ROCHESTER, Minn., Sept. 28 (UPI) — Surgery provided high survival rates for patients with the most aggressive forms of prostate cancer, U.S. researchers say.
Researchers at the Mayo Clinic in Rochester, Minn., and Philadelphia’s Fox Chase Cancer Center in Philadelphia say men undergoing radical prostatectomy procedures had a 10-year cancer-specific survival rate of 92 percent and an overall survival rate of 77 percent.
The cancer-specific survival rate for patients who had radiation therapy alone was 88 percent and the overall survival rate was 52 percent.
“It’s long been believed that patients with aggressive prostate cancer are not candidates for surgery,” Dr. Stephen Boorjian of the Mayo Clinic says in a statement.
“We found that surgery does provide excellent long-term cancer control for this type of prostate cancer. In addition, by allowing the targeted use of secondary therapies such as androgen deprivation, surgery offers the opportunity to avoid or at least delay the potentially adverse health consequences of these treatments.”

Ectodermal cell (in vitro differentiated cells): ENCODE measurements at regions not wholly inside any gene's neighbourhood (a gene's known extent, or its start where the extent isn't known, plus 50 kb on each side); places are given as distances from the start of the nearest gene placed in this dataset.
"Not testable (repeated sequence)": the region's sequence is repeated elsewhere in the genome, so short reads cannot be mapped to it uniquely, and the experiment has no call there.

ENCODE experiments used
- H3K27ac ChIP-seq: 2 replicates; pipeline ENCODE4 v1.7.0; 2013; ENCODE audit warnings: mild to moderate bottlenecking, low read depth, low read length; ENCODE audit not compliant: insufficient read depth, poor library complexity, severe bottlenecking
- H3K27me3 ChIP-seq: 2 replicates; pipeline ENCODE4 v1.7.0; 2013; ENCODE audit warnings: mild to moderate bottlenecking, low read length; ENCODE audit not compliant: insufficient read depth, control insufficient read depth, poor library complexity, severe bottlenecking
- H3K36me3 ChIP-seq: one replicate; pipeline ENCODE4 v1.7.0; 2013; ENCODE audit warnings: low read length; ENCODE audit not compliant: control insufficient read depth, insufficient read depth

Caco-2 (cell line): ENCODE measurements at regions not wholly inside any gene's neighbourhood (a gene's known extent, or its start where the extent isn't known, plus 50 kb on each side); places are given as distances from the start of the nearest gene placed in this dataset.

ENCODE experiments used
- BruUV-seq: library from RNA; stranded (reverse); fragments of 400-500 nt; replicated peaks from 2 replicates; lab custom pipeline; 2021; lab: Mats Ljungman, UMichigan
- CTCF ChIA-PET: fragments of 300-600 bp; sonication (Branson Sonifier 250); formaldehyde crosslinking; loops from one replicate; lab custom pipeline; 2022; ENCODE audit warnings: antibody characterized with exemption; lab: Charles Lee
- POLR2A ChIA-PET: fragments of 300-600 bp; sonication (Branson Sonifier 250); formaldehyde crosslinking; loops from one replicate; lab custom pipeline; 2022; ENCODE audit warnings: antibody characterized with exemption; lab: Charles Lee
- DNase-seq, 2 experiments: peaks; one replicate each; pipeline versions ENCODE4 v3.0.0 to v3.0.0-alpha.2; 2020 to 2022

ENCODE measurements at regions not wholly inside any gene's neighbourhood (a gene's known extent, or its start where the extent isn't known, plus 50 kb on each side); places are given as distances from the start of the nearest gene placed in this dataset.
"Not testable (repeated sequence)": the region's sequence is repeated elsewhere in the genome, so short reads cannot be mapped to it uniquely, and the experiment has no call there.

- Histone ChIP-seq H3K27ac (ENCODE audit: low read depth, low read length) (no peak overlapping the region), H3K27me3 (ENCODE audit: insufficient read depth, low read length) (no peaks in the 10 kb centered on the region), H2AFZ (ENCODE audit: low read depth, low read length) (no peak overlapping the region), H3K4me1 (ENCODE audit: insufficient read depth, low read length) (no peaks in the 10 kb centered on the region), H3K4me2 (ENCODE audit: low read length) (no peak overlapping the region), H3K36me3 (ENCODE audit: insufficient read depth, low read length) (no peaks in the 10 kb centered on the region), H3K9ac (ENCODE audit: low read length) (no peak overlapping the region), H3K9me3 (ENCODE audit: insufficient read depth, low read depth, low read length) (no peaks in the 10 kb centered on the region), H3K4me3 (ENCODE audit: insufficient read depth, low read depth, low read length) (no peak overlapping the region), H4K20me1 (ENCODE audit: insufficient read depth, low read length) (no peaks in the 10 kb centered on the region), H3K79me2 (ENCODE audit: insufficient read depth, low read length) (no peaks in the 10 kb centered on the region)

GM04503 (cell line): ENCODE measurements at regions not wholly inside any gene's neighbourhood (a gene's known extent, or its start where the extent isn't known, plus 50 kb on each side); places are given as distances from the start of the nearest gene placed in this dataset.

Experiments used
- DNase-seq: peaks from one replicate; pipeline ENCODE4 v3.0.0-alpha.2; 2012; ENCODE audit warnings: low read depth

Boorjian and colleagues looked at 1,847 patients with aggressive prostate cancer — 1,238 of whom underwent surgery at Mayo Clinic and 609 of whom were treated with radiation therapy at Fox Chase. Of the 609 receiving radiation therapy, 344 also received androgen deprivation therapy — blocking the production of male sex hormones.
The findings were presented in Chicago at the annual meeting of the North Central Section of the American Urological Association.
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